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Bonni McCoy, C&EN Contributing Editor

Star Trek Trailers

If the dark side of the moon sounds like a helluva place to spend the summer, consider the plight of Sam Bell (Rockwell) in "Moon": He's an astronaut, a husband, and a father, away on a three-year gig in outer space, all alone (except for a talking computer voiced by Spacey), and in charge of helium-3 mining operations on a grungy lunar station.

It's the near future, and with Earth's energy supplies frightfully scarce, up pops Lunar Industries, a corporation that provides 70% of Earth's power via nuclear fusion based on moon-harvested helium-3. It's dark up there; it's lonely; and with only two weeks remaining on a three-year contract, Sam finds his physical health and mental stability rapidly deteriorating. Then, just when you think poor Sam's luck can't possibly get worse, he crashes a rover and meets his doppelganger.

Yup—doppelganger, clone, replicate. By any name, it scares the heck out of both Sams. At first it's difficult to discern who is who, but that's just one of many deft plot twists in "Moon," a film far less about special effects and clever reveals than about the meanings of humanity and identity and the existential challenges borne of our inherent isolation.

Indeed, in "Moon," Duncan (son of David Bowie) Jones's feature-film directorial debut, we've been given a thought-provoking, mesmerizing gem in the somewhat rarefied subgenre of "smart" sci-fi. It's a film generously sprinkled with evidence of Jones's influences, especially "2001: A Space Odyssey," "Outlander," and "Alien." That said, his references to genre classics in "Moon" are respectful homage, not rip-offs, due mostly to the film's highly original vision of the future, one that's skeptical of new technologies and their human cost but confident in its people's good intentions.

Rockwell turns in a stunning performance (or two!) as Sam, in what is essentially a 97-minute one-man drama. Impressively, Rockwell neither bores nor angers his viewers, a tribute both to the dexterous, improvisational style of his acting and to the density of ideas embedded in screenwriter Parker's story. It's particularly satisfying to witness Rockwell's credible portrayal of people growing increasingly comfortable and empathetic as they interact with alternative versions of themselves.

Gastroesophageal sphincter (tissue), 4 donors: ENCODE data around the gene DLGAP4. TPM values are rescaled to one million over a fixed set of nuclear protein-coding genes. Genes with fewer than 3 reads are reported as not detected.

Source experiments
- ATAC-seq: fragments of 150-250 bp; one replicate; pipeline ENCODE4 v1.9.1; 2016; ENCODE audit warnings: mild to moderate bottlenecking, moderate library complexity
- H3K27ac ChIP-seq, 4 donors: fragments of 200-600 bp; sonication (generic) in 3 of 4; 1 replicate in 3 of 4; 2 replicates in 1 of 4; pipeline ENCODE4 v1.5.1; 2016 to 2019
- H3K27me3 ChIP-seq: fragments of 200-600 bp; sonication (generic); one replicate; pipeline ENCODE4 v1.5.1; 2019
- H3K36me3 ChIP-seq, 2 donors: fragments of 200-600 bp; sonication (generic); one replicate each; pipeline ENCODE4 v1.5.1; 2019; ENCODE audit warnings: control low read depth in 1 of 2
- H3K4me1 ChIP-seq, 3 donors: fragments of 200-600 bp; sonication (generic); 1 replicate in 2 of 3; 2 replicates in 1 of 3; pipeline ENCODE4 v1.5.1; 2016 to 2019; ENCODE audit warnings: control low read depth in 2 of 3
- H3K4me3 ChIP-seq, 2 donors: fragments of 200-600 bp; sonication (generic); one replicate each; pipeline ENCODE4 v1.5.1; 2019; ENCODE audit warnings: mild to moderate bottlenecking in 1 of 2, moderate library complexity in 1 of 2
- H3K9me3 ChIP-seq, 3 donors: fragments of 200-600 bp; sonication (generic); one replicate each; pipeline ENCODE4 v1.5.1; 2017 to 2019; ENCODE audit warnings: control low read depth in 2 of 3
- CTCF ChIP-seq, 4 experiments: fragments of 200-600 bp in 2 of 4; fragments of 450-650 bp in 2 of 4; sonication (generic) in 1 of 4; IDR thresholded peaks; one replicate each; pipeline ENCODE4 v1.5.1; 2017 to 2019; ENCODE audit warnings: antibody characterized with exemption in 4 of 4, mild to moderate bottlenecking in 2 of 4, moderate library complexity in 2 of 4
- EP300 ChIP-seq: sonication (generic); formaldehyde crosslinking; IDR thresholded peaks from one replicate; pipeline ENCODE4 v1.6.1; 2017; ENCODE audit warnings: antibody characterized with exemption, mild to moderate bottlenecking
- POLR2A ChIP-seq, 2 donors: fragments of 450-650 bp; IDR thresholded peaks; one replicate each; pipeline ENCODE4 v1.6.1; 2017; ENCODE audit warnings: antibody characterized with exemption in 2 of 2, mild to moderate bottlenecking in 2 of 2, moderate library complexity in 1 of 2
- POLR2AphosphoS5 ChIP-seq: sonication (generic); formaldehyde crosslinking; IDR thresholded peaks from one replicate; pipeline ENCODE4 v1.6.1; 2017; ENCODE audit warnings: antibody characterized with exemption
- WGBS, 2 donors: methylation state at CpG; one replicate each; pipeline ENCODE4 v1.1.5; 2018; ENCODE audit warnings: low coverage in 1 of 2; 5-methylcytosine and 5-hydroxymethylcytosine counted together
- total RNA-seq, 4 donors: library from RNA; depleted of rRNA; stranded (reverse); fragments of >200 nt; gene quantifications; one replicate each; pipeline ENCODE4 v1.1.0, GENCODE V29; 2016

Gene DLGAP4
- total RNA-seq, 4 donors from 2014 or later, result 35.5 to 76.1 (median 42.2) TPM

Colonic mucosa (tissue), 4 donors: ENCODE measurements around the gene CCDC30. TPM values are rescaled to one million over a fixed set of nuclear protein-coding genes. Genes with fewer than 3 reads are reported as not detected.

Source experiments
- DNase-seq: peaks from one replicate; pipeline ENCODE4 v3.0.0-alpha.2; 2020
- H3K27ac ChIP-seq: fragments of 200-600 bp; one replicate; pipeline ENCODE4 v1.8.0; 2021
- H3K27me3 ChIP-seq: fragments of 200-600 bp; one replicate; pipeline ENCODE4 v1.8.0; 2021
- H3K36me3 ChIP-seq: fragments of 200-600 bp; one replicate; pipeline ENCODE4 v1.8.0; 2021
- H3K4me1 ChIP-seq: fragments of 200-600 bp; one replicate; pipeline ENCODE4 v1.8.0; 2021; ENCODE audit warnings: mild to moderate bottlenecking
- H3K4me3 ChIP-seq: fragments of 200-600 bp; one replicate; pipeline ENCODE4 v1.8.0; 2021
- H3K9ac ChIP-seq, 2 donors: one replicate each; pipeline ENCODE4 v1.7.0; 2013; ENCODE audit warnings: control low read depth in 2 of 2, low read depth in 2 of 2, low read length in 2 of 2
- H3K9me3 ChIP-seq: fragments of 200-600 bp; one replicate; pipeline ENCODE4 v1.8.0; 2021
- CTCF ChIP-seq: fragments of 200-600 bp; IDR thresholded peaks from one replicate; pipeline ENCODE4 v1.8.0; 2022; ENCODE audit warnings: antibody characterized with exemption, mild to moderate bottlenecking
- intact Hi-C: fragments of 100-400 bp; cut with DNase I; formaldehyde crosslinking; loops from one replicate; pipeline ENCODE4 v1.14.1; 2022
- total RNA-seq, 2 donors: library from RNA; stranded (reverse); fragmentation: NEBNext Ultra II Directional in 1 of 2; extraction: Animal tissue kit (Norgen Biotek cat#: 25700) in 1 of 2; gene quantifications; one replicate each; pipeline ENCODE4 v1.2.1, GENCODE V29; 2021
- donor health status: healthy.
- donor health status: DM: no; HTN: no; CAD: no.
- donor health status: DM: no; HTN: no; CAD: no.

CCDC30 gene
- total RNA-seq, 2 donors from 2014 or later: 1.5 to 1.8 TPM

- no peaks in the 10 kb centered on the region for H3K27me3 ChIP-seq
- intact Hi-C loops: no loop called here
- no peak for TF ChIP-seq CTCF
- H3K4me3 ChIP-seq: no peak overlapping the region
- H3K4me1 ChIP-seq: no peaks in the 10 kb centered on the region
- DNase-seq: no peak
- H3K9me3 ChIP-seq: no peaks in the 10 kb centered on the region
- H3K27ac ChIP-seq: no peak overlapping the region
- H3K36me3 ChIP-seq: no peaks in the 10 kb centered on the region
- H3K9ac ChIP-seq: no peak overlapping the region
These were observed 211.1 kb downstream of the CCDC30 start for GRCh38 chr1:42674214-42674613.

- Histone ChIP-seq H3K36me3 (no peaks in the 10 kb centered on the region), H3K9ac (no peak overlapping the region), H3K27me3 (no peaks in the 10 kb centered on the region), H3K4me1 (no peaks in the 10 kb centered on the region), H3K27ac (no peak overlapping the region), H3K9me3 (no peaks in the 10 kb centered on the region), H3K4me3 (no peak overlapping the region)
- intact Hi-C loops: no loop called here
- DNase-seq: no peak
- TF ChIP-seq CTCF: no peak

Lunar Industries has provided Sam with a computer companion. Named Gerty and made to speak in Spacey's patronizing monotone, the computer toys with the audience's familiarity with HAL, its malevolent predecessor from "2001: A Space Odyssey." Gerty is Sam's assistant, nurse, therapist, cook, hairdresser, and friend. Although he remains true to his programming—to "help Sam" at all times—Sam's escalating paranoia cum general confusion causes him (and us) to question Gerty's motives. The computer is also equipped with movable arms and hands and a rotating series of emoticons, providing frequent comic relief.

The mining base in "Moon" is a claustrophobic, dingy-white capsule, evoking the padded cell of a prison. It's a fitting setting for someone who's pretty sure company won't be dropping by for a few years. Conversely, shots of the lunar landscape reveal an oddly serene environment, the perfect antidote for all of the unsettling, ambiguous chaos that ensues back at the station. A hybrid of computer graphics and old-school model miniatures, the set's unique look suggests that other low-budget sci-fi films might benefit from financial constraints' tendency to inspire compensatory creative innovation.

The special effects used when both Sams appear on-screen simultaneously are seamless, even during a full-contact brawling scene. Some credit needs to go to Rockwell here, too, however, for creating such distinct characters that viewers are too fully convinced that the Sams are separate people to bother looking for superficial proof that they're not.

Composer Clint Mansell's haunting orchestral and electronic melodies add texture to the film's somber tone while providing a most welcome, life-affirming pulse.

In case you're wondering, there's a fair bit of real science in this reel: Jones's initial story (later adapted by Parker), is based on aerospace engineer Robert Zubrin's nonfiction "Entering Space" (1999). He claimed at the time that the technology necessary to convert helium-3—which is prevalent in the moon's crust but scarce here on Earth—into usable energy is 10–20 years down the road. After which, Zubrin proposes, the lunar-harvesting of helium-3 will be a fiscally viable alternative for our planet's energy requirements. At a screening in New York City, director Jones told the audience that when "Moon" was shown to NASA employees, they informed him that space agencies around the world are currently exploring the very possibilities presented on-screen.

What lengths are morally acceptable to ensure humankind's survival? How will people live and work with future technologies without becoming alienated? "Moon" raises questions with potentially dark answers. But for newcomer Duncan Jones, the future looks awfully bright.